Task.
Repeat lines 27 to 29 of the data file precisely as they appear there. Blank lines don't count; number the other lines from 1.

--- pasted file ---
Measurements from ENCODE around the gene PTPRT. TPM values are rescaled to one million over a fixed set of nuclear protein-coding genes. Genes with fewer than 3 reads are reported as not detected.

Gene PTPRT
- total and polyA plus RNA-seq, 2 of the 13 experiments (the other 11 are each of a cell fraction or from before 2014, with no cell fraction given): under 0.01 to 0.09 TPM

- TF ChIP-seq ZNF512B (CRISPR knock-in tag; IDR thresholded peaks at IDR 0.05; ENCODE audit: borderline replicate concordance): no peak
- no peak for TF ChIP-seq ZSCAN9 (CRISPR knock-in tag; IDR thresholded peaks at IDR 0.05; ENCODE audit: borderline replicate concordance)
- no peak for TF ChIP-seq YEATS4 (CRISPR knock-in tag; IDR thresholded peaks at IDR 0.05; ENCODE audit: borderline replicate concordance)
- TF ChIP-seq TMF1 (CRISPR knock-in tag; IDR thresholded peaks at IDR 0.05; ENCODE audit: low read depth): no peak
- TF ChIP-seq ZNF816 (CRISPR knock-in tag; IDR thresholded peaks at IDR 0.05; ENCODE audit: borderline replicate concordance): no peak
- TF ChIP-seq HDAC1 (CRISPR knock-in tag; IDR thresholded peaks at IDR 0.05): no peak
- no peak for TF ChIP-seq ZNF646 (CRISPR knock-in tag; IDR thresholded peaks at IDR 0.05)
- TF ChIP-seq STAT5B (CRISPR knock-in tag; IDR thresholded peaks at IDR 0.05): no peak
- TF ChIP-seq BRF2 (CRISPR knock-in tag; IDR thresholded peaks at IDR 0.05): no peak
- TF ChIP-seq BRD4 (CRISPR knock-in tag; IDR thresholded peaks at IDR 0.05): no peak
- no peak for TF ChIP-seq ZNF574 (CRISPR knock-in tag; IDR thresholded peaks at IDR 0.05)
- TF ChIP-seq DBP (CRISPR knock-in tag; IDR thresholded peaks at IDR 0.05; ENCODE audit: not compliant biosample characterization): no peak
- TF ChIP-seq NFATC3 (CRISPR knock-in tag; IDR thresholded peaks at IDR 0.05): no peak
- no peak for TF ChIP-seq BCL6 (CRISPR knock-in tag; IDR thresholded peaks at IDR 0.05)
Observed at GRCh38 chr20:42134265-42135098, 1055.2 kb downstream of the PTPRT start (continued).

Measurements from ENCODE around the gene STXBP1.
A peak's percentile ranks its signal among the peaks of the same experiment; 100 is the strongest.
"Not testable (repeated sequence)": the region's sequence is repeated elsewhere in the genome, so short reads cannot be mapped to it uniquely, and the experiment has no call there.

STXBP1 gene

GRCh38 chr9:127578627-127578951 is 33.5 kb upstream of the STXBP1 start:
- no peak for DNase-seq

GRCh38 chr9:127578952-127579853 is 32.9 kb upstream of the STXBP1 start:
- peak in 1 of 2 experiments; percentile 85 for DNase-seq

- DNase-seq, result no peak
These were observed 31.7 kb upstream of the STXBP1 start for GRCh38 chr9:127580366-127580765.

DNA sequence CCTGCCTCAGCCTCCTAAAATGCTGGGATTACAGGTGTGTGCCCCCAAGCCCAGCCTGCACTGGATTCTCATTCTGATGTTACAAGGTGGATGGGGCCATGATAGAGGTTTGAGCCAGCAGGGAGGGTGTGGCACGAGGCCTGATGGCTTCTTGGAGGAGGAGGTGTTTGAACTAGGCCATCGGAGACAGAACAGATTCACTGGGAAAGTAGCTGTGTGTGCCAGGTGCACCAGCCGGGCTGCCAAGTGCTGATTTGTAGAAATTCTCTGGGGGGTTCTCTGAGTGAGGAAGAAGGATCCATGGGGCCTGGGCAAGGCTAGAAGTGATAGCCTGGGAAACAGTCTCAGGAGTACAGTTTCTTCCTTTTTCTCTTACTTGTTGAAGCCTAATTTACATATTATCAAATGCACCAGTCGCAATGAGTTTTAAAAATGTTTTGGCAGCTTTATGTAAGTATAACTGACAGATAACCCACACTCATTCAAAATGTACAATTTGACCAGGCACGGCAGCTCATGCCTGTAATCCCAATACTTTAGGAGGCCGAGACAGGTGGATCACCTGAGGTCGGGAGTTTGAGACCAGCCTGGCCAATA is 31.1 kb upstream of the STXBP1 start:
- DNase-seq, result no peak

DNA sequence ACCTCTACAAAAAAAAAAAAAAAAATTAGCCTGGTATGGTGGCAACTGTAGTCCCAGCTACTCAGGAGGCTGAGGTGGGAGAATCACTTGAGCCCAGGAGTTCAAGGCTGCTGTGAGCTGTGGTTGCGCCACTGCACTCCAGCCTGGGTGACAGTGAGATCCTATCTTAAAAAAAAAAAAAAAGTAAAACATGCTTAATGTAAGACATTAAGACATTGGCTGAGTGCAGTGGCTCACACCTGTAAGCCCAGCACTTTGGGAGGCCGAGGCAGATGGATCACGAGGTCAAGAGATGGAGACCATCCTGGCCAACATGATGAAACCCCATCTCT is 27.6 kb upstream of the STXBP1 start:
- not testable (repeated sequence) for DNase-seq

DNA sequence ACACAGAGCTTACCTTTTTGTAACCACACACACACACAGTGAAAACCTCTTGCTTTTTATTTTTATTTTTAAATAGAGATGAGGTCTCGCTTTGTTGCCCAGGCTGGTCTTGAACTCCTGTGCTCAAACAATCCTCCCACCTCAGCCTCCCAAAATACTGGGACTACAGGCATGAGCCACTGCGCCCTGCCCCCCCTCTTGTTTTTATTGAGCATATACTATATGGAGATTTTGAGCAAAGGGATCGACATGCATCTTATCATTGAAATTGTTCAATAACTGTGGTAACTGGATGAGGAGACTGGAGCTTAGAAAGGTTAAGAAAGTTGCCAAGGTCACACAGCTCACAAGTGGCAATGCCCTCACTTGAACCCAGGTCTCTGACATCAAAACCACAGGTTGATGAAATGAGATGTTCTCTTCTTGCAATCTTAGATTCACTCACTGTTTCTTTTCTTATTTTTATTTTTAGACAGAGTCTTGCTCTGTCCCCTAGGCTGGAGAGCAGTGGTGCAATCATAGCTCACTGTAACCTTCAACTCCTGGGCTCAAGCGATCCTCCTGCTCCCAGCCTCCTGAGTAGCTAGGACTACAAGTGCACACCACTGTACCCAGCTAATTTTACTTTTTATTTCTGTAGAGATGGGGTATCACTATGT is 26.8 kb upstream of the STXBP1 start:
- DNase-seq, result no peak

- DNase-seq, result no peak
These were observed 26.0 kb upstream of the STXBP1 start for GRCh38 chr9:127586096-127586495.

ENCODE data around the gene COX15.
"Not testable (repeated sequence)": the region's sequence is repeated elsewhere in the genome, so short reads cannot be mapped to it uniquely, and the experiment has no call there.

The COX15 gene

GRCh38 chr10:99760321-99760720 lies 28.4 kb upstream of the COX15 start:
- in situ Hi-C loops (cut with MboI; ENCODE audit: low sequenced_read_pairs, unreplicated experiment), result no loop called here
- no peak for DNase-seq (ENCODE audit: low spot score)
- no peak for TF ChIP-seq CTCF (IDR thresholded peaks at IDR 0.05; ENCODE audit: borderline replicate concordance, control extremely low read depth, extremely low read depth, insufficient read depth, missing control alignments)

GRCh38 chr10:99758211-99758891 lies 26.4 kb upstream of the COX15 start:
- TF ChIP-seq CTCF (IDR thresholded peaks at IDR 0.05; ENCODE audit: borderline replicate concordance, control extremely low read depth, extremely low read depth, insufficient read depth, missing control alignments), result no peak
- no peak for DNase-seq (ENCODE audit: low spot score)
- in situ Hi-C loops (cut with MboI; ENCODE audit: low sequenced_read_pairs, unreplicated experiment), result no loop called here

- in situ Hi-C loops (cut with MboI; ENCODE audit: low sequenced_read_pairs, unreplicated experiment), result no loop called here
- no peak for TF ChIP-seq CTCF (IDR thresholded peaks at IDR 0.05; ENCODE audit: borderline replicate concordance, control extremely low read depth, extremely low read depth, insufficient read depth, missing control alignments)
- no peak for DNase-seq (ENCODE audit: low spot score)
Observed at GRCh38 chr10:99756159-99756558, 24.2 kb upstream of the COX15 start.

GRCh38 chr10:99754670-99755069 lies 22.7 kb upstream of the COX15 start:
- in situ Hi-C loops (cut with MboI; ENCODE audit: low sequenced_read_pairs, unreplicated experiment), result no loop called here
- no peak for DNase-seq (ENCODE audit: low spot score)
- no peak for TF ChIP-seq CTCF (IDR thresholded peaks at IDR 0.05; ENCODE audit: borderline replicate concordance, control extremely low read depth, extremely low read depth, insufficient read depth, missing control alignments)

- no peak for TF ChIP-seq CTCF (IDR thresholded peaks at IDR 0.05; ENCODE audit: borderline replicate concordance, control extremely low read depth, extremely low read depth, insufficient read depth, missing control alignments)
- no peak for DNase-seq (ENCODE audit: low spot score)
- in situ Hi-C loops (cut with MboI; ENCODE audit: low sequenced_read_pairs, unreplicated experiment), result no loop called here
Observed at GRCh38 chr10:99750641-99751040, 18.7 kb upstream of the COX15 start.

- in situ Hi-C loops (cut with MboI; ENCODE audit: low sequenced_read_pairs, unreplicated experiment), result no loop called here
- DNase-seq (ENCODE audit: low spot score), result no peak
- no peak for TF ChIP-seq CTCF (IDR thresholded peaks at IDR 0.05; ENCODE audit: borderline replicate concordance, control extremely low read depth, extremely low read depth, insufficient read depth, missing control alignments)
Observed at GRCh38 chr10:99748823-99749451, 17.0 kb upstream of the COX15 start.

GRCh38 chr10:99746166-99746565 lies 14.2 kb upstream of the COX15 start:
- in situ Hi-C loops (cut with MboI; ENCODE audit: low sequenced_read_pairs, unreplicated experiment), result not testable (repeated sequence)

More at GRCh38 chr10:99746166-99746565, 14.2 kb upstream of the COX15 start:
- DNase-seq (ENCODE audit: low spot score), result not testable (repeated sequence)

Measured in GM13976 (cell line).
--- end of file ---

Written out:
- DNase-seq, result no peak
These were observed 31.7 kb upstream of the STXBP1 start for GRCh38 chr9:127580366-127580765.

DNA sequence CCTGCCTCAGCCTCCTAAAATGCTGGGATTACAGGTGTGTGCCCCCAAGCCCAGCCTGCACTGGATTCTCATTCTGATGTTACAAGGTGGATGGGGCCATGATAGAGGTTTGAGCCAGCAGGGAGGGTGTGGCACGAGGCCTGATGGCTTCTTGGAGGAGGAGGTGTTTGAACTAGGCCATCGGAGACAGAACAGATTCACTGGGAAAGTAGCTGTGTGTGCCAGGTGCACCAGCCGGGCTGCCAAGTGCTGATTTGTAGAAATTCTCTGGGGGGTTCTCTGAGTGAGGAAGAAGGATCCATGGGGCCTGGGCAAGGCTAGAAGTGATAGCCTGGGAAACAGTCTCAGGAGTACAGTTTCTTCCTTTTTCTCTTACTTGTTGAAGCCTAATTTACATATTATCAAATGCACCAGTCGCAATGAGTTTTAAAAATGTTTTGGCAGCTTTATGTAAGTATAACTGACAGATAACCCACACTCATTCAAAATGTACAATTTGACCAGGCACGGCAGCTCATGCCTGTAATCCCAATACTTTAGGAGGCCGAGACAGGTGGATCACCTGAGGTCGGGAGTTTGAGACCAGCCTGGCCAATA is 31.1 kb upstream of the STXBP1 start: